Sirish, 38, Businessman
"When I was growing up in my home town, my morning cup was all about this glorified ‘chai’, with a large amount of milk and sugar added and a bit of cardamom powder..." -Sirish
The corporate hub of Delhi is in the suburban area called Gurgaon. Multinationals like Ford, Suzuki, Infosys, Adobe and many such giants of industry and commerce have stormed the bastions of the Indian economy and have supercharged it for the last decade with some serious business. It isn’t uncommon to find bank or company executives who earn pay packages equivalent to their counterparts in New York or Tokyo! So does the tea culture differ here?
Sirish, 38, is an old friend who works for Vodafone India and when I asked him how the morning cuppa figured in his life he said something I expected.
“Costa Coffee, Starbucks and any other cappuccino giants will get enough market from us Indians-we are one of those who like experimenting-it’s a new found buying power you see-but we are equally close to our traditional drink.”
He hurriedly takes a call and rings for two cups of tea. “Look, when I was growing up in my home town, my morning cup was all about this glorified ‘chai’, with a large amount of milk and sugar added and a bit of cardamom powder, only in the winter months. I still crave for that taste. During our board meetings, when things get utterly stressful, you crave for some comfort food-for me it still is my cup of tea. But the younger generations are taking to drinking coffee in a big way. At home though they prefer drinking tea. Coffee is more a once in a day outdoor drink-somewhat like grabbing a beer in Australia could be!”
The tray that came in was laden with a pot of hot water and some strange looking sticks in a glass jar, a pot of brown sugar and some milk.
“I like green tea and sometimes Makaibari or lemon-just depends on the mood.” He picked up one of those tea sticks and poured the water into each. He chose ginger, honey- lemon tea while I took an Earl Grey-both went for no milk and sugar version.
"I’m searching for that pedestrian tea aroma that reminds me of days at the college tea stalls, the tea that kept me awake through exam time and the tea that reminds me of my mother’s kitchen." -Sirish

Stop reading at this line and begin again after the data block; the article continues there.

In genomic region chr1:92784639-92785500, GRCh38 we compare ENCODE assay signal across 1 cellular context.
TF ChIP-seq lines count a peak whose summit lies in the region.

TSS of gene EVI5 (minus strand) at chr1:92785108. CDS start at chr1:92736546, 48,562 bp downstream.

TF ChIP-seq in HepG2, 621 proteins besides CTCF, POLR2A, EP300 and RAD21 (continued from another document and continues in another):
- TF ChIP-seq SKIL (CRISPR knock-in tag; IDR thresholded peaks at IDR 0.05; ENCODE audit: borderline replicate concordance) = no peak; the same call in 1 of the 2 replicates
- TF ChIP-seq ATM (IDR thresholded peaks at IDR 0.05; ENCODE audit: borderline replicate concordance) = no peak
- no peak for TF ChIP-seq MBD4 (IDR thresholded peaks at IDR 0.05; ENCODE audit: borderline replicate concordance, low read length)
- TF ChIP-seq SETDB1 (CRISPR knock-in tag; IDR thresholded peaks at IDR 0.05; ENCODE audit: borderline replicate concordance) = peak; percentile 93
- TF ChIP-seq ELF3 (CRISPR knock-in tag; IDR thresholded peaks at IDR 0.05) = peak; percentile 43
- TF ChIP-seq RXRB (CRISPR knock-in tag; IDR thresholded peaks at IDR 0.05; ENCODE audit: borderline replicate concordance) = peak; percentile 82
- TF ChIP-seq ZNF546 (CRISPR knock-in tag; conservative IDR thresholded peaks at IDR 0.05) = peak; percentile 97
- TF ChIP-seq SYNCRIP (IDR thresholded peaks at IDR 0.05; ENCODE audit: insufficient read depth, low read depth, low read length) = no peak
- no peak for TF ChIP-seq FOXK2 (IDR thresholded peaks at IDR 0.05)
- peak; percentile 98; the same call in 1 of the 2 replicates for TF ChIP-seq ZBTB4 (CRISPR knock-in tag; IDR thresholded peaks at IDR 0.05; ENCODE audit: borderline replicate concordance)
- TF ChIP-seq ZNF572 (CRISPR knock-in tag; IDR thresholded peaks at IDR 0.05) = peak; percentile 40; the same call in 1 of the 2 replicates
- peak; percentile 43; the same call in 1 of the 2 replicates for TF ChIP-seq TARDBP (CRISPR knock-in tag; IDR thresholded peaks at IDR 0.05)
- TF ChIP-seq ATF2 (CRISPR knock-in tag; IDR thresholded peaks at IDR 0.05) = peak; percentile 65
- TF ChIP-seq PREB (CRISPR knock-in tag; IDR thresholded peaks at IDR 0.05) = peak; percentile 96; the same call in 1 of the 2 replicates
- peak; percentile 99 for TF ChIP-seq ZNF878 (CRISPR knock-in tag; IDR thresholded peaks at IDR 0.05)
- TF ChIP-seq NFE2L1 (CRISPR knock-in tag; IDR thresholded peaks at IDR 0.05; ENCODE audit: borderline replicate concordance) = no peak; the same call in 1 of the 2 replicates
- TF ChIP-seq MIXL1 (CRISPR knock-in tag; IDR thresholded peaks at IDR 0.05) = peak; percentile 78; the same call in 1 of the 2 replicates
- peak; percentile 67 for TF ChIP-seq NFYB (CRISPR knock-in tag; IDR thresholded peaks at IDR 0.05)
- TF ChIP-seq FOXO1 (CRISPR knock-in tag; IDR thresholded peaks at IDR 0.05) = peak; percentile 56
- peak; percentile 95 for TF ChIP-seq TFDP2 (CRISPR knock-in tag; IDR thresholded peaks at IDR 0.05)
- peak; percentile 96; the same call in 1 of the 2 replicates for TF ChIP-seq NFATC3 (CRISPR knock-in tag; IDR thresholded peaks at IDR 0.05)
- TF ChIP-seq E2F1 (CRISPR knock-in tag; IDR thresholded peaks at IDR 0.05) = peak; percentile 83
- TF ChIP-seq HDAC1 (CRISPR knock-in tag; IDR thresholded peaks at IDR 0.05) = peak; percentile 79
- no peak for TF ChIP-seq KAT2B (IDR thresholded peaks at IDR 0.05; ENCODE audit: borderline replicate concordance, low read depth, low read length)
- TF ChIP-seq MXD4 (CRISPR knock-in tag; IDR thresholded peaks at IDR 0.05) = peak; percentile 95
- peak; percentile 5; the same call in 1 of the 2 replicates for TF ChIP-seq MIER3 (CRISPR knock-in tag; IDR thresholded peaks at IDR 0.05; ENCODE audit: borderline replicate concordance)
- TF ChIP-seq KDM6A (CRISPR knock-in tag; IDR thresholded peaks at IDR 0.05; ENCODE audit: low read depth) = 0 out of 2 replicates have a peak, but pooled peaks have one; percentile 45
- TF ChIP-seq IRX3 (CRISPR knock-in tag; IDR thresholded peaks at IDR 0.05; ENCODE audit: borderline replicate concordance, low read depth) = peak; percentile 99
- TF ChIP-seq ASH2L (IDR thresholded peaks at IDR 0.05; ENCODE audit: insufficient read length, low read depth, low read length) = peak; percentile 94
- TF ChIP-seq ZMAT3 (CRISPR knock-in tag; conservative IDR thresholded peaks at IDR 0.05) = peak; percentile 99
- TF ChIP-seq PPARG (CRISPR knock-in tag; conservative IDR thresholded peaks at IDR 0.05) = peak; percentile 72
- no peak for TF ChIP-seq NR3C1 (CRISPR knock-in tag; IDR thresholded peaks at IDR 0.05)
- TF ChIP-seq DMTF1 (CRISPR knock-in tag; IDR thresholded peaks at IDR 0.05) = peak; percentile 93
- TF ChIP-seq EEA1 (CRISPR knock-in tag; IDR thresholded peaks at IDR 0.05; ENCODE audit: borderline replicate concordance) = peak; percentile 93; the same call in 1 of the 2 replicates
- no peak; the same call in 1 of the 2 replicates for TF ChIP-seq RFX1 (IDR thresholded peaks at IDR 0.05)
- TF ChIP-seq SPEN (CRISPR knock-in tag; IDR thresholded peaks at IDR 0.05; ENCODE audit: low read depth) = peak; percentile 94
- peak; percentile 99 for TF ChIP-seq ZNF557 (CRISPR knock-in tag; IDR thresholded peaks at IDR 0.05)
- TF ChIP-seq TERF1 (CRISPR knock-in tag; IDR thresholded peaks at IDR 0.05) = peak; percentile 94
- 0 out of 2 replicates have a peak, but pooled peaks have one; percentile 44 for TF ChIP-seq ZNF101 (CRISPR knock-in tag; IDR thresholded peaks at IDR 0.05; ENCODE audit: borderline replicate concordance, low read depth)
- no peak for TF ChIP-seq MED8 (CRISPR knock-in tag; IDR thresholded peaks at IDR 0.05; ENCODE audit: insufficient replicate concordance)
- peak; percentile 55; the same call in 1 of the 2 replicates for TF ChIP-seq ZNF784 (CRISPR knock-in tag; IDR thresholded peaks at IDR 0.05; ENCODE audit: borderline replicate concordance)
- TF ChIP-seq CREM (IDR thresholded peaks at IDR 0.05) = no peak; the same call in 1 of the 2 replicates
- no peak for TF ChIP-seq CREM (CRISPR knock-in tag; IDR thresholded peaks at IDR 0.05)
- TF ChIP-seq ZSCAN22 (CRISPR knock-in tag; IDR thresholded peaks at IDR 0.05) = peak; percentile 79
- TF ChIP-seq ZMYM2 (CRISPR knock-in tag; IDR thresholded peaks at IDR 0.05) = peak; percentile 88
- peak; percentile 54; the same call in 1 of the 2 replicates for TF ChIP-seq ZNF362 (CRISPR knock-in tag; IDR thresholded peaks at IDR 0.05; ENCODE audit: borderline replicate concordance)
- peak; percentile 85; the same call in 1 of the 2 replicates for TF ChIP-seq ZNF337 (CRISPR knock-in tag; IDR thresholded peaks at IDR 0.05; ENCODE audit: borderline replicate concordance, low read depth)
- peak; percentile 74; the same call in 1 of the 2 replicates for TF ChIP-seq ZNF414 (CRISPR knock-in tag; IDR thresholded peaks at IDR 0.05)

“You know sometimes when I’m headed home, far away from this concrete jungle of office blocks, I see this makeshift tea stall and I always stop the car for that special cup of tea in which the water, milk, sugar and tea leaves are boiled together till it gets this rich brew. I don’t care if its Tetley or Tata, dust or CTC, or even long leaf-to me I’m searching for that pedestrian tea aroma that reminds me of days at the college tea stalls, the tea that kept me awake through exam time and the tea that reminds me of my mother’s kitchen.”
In India tea indeed crosses social barriers as it is a nation where social mobility does not mean forgetting one’s roots, and tea drinking is integral to the roots of our everyday life.
About the Author
Sharmila Mukherjee: As a resident of Assam, India, Sharmila Mukherjee is surrounded by tea and tea culture. With a Master's Degree in Social Science from University of Delhi, and years of teaching experience in both English and History, Sharmila has a strong sense of writing and society. As a principal and teacher she has developed projects for the international curriculum in her schools. Her writings reflect her world-vision and her extensive travelling. Sharmila has worked with the Times of India and as a school principal.
Image Credits: Image by Aliaksandr Mazurkevich (used under 123RF license)